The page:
We’re reading Dr. Thomas Szasz’s book:
“The Myth Of Mental Illness”
And right off the top, in Chapter 1 we find (as if anyone should be Surprised) that Jean Martin Charcot, the19th Century Mesmerist/Hypnotist who split hysteria from malingering was a Lying Clown passing off Fraud as Science: just like the others.
“Already, during Charcot’s lifetime and at the height of his fame, it was suggested, particularly by Bernheim, that the phenomena of hysteria was due to suggestion. It was also intimated that Charcot’s demonstrations of hysteria were faked, a charge that has since been fully substantiated. Clearly, Charcot’s cheating, or his willingness to be duped – whichever it was, seems impossible to ascertain now – is a delicate subject. It was called “the slight failing of Charcot” by Pierre Marie. Guillain, more interested in the neurological than the psychiatric contributions of his hero, minimized Charcot’s involvement in and responsibility for faking experiments and demonstrations on hypnotism and hysteria. But he was forced to concede that “Charcot obviously made a mistake in not checking his experiments. . . . Charcot never personally hypnotized a single patient, never checked his experiments and, as a result, was not aware of their inadequacies or of the reasons for their eventual errors.”
To speak of “inadequacies” and “errors” here is to indulge in euphemisms. What Guillain described, and what others have previously intimated, was that Charcot’s assistants had coached the patients on how to act the role of the hysterical or hypnotized person. Guillain himself tested this hypothesis with the following results:
In 1899, about six years after Charcot’s death I saw as a young intern at the Saltpetriere the old patients of Charcot who were still hospitalized. Many of the women, who were excellent comedians, when they were offered a slight pecuniary remuneration, imitated perfectly the major hysteric crisis of former times.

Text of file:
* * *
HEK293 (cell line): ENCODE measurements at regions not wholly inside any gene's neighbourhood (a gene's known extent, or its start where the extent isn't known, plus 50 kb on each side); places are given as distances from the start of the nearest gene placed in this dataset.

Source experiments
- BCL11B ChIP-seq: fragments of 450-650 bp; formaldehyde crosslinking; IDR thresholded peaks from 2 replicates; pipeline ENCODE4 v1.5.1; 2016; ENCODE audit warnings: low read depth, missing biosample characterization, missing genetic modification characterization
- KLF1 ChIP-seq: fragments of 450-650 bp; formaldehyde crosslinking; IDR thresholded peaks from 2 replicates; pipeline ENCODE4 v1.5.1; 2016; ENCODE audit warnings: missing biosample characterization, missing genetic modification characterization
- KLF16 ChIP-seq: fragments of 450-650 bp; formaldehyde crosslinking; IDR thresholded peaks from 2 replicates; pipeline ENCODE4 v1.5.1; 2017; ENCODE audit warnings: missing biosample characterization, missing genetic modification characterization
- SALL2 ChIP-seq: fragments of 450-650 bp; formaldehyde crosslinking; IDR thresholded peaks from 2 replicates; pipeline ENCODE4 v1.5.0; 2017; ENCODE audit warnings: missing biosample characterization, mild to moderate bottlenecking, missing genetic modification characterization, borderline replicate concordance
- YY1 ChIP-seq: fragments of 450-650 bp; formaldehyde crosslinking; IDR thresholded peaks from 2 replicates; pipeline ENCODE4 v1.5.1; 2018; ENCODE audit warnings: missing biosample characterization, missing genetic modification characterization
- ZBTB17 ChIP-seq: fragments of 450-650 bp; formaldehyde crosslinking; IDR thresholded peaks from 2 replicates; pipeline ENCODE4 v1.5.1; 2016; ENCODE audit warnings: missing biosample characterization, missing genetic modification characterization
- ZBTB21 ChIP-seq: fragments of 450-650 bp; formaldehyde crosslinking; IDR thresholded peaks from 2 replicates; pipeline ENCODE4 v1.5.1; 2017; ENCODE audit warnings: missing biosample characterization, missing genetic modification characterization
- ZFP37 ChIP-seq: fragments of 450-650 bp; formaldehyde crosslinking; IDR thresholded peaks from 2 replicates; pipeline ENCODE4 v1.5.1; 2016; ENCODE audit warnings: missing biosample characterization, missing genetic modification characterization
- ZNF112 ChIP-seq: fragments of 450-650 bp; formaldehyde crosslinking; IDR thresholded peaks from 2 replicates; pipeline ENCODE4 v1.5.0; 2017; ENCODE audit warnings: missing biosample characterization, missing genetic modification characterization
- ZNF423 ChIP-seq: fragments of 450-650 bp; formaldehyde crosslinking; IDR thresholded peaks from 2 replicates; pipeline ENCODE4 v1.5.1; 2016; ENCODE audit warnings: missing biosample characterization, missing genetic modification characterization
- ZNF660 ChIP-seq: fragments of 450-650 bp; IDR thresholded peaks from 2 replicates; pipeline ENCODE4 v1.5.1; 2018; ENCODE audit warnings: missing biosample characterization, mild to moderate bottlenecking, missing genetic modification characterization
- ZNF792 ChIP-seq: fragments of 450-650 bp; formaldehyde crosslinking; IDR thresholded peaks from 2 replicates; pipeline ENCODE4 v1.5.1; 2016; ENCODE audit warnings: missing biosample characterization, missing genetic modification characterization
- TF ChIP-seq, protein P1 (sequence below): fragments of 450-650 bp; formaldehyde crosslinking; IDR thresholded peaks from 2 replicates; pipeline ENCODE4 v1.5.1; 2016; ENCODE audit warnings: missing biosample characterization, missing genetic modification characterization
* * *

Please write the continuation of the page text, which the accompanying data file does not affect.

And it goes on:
Troubled by these facts, Guillain asked himself how this chicanery could come about and how it could have been perpetuated? All of the physicians, Guillain hastened to assure us, “possessed high moral integrity.” He then suggested the following explanation;
It seems to me impossible that some of them did not question the unlikelihood of certain contingencies. Why did they not put Charcot on his guard? The only explanation that I can think of, with all the reservation that it carries, is that they did not dare alert Charcot, fearing the violent reactions of the master, who was called the “Caesar of the Saltpetriere.”
We must conclude that Charcot’s orientation to the problem of hysteria was neither organic nor psychological. He recognized and clearly stated that problems in human relationships may be expressed in hysterical symptoms. The point is that he maintained the medical view in public, for official purposes as it were, and espoused the psychological view only in private, where such opinions were safe.”
We told you so.
We don’t Have to make it up. We just Look it up.
here's Wiki's take on this Fraud: